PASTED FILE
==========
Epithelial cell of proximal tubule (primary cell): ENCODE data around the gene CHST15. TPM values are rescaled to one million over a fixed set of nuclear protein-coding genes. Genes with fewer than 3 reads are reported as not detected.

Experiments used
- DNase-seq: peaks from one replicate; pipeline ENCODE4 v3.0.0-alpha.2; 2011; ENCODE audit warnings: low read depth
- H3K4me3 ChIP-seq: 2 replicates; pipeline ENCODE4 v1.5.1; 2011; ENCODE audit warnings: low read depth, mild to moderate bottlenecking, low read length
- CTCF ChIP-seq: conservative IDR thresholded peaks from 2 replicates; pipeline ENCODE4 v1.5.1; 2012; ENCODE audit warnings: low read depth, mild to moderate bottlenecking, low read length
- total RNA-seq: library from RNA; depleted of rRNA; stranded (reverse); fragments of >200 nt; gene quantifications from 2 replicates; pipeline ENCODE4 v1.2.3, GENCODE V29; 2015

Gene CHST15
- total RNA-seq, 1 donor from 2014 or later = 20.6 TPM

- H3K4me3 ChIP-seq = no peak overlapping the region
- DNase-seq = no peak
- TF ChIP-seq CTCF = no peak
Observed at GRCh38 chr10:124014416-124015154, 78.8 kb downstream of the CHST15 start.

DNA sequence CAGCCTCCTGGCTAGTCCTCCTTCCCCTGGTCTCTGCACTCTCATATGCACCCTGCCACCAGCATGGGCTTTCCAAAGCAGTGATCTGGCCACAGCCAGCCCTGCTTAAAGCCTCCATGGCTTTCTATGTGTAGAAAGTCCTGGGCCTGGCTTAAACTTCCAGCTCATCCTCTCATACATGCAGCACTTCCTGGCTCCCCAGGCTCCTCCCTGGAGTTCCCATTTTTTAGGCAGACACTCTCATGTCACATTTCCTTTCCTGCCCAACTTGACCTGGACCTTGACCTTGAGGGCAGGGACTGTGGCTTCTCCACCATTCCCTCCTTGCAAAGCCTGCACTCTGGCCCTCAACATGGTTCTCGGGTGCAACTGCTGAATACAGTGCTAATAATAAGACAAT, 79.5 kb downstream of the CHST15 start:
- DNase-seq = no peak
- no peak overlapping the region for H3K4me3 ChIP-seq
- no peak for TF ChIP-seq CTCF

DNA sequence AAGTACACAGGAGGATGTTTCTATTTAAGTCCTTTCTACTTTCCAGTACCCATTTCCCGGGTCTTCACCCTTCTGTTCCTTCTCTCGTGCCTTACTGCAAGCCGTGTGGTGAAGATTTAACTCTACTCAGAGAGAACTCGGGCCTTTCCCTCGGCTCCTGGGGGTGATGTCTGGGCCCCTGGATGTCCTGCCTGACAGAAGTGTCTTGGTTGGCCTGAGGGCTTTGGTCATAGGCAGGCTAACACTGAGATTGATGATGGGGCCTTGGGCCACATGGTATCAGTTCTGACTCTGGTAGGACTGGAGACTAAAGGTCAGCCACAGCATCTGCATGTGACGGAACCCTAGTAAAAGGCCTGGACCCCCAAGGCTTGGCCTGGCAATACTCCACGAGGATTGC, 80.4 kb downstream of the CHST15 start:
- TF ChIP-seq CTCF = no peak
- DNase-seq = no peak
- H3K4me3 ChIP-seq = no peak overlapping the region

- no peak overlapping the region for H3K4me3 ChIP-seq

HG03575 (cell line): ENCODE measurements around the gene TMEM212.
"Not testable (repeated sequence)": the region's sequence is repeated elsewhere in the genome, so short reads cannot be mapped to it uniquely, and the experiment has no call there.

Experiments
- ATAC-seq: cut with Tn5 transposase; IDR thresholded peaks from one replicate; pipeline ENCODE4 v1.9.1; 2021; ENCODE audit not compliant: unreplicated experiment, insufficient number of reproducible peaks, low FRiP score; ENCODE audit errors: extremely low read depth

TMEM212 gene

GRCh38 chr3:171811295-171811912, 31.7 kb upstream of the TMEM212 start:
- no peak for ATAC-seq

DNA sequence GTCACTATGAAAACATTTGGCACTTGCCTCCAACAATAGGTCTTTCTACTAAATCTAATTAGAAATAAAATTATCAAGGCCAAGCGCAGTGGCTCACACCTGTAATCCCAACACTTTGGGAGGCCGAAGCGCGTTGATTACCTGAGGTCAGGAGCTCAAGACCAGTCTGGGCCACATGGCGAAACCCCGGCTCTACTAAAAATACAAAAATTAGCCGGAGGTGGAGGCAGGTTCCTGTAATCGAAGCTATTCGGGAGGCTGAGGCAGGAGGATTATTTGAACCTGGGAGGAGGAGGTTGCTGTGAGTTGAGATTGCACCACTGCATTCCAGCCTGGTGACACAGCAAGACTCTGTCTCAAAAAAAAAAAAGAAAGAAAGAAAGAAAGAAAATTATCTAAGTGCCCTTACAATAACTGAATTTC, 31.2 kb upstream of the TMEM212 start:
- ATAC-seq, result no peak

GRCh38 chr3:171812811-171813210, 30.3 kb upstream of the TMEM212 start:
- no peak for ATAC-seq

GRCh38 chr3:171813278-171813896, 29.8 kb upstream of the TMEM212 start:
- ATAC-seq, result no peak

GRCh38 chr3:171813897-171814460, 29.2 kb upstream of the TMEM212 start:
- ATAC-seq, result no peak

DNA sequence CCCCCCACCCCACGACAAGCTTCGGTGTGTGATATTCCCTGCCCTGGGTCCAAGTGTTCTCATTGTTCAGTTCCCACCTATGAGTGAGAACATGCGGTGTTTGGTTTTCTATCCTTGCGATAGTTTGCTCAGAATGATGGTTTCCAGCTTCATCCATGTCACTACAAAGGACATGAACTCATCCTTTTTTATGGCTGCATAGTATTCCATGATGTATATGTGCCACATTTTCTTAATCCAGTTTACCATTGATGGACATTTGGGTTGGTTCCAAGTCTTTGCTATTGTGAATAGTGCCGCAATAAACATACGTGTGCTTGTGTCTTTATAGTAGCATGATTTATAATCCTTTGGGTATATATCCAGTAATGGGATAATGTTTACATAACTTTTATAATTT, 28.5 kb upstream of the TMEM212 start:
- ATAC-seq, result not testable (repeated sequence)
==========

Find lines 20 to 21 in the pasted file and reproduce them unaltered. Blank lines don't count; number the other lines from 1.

- H3K4me3 ChIP-seq = no peak overlapping the region

- no peak overlapping the region for H3K4me3 ChIP-seq